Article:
To determine modifications of oil/water two-phase-flow properties after injection of water-soluble polymers, unsteady-state flow experiments were performed on both water- and oil-wet (silanetreated) sandstones. The same imbibition cycle (water displacing oil) under the same conditions was performed on the same core, first without any polymer and then after polyacrylamide had been adsorbed within the core. The capillary pressure was measured directly along the core by use of water- and oil-wet semipermeable membranes, while relative permeabilities were determined from the measurement of the saturation profile (by gamma ray absorption), outlet fluid production, and pressure drop.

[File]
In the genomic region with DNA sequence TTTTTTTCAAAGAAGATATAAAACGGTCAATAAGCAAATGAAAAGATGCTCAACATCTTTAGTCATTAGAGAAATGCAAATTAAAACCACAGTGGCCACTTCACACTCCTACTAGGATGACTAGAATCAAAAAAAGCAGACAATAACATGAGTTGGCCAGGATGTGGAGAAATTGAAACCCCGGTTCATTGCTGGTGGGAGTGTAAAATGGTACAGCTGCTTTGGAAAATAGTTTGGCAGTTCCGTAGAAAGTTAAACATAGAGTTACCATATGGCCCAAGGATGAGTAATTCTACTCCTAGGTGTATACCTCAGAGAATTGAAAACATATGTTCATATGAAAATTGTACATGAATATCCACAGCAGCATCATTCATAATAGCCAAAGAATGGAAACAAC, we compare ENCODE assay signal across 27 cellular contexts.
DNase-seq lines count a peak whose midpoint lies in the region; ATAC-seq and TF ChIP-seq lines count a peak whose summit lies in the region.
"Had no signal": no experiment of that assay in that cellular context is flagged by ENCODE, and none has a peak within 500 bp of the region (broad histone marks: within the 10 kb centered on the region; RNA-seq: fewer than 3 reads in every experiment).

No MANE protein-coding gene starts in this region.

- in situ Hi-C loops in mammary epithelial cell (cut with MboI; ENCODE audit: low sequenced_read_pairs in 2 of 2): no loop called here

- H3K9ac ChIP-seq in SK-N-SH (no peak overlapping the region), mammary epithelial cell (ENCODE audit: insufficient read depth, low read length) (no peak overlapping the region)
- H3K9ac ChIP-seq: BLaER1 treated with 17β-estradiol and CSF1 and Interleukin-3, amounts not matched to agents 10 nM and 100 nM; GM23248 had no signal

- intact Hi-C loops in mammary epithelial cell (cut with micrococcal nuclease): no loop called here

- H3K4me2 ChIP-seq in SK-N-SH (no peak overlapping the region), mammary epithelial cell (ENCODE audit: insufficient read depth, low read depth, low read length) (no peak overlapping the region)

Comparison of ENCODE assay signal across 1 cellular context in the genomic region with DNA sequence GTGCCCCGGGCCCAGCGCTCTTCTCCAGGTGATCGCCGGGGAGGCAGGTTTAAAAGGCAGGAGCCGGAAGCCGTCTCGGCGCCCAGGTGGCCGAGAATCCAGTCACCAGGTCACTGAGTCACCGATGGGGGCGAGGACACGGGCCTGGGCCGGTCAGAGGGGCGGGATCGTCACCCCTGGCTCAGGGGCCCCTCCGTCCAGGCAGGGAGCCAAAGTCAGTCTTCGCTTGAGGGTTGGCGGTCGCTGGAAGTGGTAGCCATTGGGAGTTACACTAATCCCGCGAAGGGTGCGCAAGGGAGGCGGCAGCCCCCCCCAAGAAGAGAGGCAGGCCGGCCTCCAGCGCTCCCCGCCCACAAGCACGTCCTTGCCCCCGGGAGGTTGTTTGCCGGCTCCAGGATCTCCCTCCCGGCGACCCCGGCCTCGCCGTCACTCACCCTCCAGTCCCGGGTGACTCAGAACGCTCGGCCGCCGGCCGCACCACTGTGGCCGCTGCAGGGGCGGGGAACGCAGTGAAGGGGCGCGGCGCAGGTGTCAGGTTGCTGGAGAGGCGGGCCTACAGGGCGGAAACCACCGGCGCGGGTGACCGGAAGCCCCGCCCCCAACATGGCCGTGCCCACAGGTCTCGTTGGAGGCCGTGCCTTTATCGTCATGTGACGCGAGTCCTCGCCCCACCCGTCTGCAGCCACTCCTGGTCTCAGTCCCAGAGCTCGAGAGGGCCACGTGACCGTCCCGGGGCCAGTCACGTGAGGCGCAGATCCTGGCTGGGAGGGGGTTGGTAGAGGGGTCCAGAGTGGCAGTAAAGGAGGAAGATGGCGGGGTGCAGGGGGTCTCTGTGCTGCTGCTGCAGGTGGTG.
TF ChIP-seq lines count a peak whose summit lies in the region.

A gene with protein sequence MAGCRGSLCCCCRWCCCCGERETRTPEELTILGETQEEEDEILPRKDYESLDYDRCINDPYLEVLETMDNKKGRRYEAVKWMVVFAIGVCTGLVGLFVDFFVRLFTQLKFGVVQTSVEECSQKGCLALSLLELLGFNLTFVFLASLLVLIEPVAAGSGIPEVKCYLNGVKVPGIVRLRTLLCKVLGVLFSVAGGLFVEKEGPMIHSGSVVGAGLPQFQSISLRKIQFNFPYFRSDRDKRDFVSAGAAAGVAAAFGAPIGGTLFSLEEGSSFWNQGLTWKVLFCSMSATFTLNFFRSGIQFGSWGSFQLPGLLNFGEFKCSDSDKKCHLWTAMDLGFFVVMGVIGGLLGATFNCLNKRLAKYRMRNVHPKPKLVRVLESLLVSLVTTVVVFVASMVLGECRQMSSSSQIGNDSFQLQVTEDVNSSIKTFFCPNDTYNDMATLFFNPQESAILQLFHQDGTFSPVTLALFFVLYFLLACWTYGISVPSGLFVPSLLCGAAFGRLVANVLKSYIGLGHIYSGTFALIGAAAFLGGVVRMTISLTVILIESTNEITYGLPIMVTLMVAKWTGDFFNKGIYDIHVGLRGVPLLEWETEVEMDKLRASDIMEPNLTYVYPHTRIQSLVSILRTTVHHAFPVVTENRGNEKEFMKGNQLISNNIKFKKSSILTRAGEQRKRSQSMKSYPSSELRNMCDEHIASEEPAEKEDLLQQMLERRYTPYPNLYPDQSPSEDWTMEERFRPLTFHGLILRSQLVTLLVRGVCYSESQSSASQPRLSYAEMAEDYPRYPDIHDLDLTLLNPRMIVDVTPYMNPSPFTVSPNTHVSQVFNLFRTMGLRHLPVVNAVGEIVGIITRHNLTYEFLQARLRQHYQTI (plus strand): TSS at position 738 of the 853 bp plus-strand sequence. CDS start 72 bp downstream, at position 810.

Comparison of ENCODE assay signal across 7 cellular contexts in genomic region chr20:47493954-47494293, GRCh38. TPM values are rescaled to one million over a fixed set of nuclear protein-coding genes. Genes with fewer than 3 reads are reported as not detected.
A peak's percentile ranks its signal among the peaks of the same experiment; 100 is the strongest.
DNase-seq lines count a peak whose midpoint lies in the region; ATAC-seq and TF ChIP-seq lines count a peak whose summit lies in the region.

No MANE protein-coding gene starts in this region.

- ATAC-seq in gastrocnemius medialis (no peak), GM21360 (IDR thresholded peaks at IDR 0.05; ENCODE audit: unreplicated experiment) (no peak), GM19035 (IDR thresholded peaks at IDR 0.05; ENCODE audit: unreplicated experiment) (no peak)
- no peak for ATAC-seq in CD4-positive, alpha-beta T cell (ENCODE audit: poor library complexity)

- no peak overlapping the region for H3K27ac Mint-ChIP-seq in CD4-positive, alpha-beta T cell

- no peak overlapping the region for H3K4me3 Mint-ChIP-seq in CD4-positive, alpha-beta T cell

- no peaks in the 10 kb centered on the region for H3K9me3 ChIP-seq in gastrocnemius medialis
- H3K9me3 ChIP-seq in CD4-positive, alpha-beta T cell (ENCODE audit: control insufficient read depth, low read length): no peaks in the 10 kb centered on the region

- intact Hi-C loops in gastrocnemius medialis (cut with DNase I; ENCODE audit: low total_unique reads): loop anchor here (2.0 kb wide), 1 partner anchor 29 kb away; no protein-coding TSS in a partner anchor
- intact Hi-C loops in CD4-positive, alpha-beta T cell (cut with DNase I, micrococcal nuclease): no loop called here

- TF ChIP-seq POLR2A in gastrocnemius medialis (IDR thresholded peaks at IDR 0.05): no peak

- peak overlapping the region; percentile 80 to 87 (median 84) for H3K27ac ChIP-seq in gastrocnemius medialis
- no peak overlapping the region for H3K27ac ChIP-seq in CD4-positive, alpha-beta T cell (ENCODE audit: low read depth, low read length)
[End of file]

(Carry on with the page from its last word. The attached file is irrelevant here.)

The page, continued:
The action of adsorbed polymer on relative permeabilities was found to be the same with both water- and oil-wet cores (i.e. a selective reduction of the relative permeability to water with respect to the relative permeability to oil). The trend was somewhat different for the capillary pressure. For the case of water-wet sandstones, the capillary pressure remained positive but increased dramatically after polymer adsorption. Because the polymer has little effect on the interfacial tension (IFT), this effect was attributed to the reduction of pore-throat size caused by macromolecule adsorption and to a possible improvement of the wettability of the core to water. For the case of oil-wet sandstone, the capillary pressure curve moved from negative to positive values, indicating that, in addition to pore-size restriction, the wettability of the core changed after polymer adsorption. This wettability change also induced a dramatic drop in residual oil saturation (ROS).

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